Some caring responsibilities aren’t always apparent to those looking in and can sometimes remain hidden because of stigma and lack of understanding. If you look after someone with an addiction it can hard, but you are not alone -over 1.5 million adults in the UK are affected by a relatives drug use.
It’s important to talk to someone about your caring responsibilities and open up to a trusted friend, family member, manager at work, or teacher.
If you haven’t already, call us and ask for a carers assessment so that you can access the support and information that’s right for you.
There are also lots of organisations that may be able to help you:
Adfam – information, local support groups and helplines for anyone affected by someone else’s substance use. They have a carers guide and information around coping skills and setting boundaries. https://www.adfam.org.uk/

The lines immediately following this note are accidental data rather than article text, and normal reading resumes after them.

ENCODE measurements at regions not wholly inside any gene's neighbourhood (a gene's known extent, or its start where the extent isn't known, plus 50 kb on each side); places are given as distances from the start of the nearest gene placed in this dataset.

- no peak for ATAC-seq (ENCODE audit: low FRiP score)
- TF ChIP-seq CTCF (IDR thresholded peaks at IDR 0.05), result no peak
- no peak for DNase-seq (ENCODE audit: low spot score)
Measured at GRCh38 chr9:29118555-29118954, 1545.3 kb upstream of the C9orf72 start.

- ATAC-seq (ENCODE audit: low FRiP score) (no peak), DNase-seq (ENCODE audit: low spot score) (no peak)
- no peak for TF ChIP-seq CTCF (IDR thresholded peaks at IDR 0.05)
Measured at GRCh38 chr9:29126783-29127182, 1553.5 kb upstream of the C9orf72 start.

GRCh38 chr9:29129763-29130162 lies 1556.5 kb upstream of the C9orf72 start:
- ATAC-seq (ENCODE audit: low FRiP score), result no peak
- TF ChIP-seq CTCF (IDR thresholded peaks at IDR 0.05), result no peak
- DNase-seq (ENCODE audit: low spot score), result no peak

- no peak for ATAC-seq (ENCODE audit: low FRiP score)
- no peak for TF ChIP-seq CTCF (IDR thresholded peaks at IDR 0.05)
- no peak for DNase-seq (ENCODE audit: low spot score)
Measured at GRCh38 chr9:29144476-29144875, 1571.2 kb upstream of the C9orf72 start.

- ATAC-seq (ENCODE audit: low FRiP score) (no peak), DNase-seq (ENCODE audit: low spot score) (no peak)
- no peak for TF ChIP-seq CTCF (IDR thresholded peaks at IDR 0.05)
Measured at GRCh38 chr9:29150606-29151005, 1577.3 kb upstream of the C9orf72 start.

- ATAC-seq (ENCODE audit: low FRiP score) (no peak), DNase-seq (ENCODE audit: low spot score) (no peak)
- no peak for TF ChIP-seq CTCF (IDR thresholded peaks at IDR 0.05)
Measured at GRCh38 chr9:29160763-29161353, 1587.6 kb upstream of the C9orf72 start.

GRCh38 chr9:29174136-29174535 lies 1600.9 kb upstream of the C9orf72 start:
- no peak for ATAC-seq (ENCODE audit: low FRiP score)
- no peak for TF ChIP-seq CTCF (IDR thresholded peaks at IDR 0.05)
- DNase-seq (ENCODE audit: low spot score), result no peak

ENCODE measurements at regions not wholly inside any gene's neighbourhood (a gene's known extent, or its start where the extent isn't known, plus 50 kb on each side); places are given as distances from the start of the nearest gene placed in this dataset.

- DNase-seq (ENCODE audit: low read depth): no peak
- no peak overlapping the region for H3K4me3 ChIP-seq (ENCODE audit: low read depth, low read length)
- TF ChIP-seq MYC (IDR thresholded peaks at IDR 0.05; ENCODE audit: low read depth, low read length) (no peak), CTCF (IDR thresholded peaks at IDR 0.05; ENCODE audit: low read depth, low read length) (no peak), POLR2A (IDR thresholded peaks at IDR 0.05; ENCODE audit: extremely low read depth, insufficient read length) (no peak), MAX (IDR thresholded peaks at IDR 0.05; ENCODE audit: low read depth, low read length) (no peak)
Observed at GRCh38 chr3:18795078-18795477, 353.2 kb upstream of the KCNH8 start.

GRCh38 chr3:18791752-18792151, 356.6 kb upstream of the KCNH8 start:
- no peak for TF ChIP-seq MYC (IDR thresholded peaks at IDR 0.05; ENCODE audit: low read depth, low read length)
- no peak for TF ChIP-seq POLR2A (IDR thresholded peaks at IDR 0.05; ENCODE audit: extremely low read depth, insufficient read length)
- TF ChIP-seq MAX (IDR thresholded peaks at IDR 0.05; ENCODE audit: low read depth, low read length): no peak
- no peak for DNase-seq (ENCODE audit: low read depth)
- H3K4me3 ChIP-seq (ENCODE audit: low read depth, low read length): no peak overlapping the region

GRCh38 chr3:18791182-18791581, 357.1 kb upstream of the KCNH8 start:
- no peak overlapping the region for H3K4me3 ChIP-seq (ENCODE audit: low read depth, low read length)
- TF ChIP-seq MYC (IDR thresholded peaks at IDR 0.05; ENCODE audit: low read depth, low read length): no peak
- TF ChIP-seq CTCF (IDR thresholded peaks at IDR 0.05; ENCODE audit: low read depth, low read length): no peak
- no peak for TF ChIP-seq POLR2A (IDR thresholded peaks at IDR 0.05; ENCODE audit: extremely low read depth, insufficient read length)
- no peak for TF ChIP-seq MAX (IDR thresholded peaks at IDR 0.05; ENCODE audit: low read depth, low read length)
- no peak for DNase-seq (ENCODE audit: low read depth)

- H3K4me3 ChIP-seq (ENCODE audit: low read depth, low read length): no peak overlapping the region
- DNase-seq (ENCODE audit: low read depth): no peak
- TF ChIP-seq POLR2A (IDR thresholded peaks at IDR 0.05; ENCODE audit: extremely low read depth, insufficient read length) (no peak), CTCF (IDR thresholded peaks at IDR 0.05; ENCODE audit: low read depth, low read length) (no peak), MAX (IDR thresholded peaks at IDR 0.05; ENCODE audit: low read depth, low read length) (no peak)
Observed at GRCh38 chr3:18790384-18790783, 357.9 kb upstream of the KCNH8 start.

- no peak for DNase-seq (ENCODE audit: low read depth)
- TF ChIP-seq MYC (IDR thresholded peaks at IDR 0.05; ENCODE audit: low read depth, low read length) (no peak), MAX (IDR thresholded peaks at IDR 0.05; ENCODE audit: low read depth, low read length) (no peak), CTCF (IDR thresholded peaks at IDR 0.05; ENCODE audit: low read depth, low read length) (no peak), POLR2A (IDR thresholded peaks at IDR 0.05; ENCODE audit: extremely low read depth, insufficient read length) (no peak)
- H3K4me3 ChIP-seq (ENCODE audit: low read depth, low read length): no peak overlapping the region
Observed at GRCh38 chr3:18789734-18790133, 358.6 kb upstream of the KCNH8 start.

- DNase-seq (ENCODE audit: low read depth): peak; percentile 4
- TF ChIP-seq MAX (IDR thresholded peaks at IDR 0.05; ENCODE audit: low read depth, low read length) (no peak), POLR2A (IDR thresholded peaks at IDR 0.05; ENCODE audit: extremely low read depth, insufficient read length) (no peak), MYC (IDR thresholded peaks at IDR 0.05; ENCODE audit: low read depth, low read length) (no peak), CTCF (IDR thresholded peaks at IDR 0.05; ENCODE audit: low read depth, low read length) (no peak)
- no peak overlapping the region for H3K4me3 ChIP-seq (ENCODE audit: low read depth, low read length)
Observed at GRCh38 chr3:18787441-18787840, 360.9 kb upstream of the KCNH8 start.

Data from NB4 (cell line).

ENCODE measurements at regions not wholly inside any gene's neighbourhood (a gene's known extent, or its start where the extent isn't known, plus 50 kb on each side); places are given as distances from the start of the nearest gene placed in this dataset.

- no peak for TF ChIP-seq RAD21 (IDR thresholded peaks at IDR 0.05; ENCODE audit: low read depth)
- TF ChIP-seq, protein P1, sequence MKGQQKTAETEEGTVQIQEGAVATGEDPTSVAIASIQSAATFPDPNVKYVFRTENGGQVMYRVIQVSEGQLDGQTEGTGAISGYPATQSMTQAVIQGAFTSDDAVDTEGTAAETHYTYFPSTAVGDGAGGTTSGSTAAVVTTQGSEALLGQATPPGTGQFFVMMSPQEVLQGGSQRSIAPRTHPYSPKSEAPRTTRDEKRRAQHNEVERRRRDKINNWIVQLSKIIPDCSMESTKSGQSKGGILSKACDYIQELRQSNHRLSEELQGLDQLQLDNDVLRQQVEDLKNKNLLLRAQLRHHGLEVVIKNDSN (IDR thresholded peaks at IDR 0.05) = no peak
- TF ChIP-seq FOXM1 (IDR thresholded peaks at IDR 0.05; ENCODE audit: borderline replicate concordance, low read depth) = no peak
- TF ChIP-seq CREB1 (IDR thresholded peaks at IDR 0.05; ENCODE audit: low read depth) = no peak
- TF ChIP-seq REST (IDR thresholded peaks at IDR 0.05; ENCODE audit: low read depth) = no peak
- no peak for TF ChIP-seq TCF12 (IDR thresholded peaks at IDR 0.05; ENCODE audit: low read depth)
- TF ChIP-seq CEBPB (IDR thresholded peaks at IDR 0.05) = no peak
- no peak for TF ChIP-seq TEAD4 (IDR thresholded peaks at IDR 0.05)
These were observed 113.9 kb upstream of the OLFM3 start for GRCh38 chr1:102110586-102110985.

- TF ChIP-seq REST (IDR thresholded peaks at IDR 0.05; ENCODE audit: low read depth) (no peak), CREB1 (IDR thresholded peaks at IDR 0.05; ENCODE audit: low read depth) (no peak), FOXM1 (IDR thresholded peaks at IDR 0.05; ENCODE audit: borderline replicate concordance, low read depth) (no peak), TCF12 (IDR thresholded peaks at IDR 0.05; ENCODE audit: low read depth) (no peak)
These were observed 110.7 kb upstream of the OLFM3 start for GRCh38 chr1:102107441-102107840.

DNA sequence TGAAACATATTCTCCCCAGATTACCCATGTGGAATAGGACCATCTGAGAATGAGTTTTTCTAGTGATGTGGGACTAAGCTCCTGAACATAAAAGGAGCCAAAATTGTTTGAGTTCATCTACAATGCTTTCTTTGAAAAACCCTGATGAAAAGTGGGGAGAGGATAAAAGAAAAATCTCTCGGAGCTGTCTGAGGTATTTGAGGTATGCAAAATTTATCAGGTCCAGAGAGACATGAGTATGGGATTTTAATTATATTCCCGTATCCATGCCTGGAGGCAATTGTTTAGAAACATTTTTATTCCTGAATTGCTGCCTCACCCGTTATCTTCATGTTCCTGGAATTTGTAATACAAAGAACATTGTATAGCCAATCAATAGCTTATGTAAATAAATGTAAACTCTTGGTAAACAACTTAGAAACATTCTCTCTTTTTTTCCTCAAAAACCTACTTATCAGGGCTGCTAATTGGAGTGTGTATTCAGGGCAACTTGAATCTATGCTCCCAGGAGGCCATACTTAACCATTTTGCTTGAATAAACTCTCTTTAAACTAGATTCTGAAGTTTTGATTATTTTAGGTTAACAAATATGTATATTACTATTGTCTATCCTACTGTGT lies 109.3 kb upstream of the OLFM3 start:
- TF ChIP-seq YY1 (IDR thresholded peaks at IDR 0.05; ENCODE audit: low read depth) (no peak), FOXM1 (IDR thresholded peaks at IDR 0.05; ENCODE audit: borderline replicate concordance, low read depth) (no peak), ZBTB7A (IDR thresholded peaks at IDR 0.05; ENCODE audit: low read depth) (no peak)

Al-Anon Family Groups – provide support to anyone whose life is, or has been, affected by someone else’s drinking, regardless of whether that person is still drinking or not. http://www.al-anonuk.org.uk/
Alcoholics Anonymous (AA) https://www.alcoholics-anonymous.org.uk/
Families Anon – helpline for relatives and friends concerned about drug use. https://www.famanon.org.uk
Frank – free national drugs helpline https://www.talktofrank.com/
Narcotics Anonymous (NA) http://ukna.org/
National Association for Children of Alcoholics – information, advice and support for everyone affected by a parent’s drinking. http://www.nacoa.org.uk/
The Royal College of Psychiatry also have a factsheet for carers about alcohol, drugs and addition. It includes advice on what sort of questions to ask and what this process may involve. https://www.rcpsych.ac.uk/healthadvice/partnersincarecampaign/alcohol,drugsandaddiction.aspx